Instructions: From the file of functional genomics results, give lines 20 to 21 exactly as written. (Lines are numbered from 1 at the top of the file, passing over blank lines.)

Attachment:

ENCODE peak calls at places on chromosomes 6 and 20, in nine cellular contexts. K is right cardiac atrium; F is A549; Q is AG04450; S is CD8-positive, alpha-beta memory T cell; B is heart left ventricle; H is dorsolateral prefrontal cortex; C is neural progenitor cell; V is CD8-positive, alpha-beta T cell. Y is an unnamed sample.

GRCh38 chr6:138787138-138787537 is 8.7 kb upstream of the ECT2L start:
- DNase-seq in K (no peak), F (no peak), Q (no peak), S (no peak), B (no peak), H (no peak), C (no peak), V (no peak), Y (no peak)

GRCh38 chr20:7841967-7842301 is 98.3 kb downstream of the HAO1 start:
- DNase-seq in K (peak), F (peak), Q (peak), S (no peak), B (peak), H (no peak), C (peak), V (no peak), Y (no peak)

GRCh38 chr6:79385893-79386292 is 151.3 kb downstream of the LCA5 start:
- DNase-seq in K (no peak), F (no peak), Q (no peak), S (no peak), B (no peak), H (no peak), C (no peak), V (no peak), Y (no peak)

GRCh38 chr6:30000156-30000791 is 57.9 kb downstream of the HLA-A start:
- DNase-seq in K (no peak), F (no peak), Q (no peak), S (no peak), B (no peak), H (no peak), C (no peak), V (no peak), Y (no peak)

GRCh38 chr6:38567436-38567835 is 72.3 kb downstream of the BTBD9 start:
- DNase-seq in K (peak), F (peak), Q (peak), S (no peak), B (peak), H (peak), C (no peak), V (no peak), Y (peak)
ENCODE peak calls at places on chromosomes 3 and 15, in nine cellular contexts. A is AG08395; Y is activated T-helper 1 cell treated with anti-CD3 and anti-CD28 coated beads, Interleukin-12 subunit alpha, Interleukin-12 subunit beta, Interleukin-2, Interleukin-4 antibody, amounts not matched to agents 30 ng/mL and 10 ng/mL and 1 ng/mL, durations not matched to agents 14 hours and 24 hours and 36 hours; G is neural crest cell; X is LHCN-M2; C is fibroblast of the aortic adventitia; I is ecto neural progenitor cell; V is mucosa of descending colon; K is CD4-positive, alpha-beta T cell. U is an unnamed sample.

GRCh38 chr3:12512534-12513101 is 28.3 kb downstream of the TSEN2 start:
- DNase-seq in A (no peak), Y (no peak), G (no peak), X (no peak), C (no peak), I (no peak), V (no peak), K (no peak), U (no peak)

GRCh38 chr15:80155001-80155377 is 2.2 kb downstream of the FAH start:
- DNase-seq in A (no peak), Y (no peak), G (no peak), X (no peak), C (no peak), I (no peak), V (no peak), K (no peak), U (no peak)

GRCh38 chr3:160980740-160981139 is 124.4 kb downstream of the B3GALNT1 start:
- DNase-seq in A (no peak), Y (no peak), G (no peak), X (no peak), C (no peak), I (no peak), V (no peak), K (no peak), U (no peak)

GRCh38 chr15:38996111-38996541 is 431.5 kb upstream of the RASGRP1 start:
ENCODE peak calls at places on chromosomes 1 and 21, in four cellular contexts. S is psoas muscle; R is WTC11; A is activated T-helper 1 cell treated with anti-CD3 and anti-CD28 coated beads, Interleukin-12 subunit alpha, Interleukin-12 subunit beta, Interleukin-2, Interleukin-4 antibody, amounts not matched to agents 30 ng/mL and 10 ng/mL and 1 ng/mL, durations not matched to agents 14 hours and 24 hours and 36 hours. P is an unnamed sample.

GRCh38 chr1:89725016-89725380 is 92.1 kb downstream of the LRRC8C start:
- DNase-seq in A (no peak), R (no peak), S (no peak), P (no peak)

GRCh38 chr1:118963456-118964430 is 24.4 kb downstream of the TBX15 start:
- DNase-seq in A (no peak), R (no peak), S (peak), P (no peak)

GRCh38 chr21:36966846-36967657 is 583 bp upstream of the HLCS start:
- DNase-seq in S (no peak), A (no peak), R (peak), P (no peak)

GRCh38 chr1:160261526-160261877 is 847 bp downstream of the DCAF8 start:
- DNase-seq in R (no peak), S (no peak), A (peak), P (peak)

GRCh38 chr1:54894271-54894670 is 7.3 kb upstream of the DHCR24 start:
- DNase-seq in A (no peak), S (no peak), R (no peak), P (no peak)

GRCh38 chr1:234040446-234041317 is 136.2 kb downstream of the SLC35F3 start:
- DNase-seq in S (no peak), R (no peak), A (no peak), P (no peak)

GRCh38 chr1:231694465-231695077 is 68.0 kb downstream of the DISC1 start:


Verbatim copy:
ENCODE peak calls at places on chromosomes 1 and 21, in four cellular contexts. S is psoas muscle; R is WTC11; A is activated T-helper 1 cell treated with anti-CD3 and anti-CD28 coated beads, Interleukin-12 subunit alpha, Interleukin-12 subunit beta, Interleukin-2, Interleukin-4 antibody, amounts not matched to agents 30 ng/mL and 10 ng/mL and 1 ng/mL, durations not matched to agents 14 hours and 24 hours and 36 hours. P is an unnamed sample.

GRCh38 chr1:89725016-89725380 is 92.1 kb downstream of the LRRC8C start: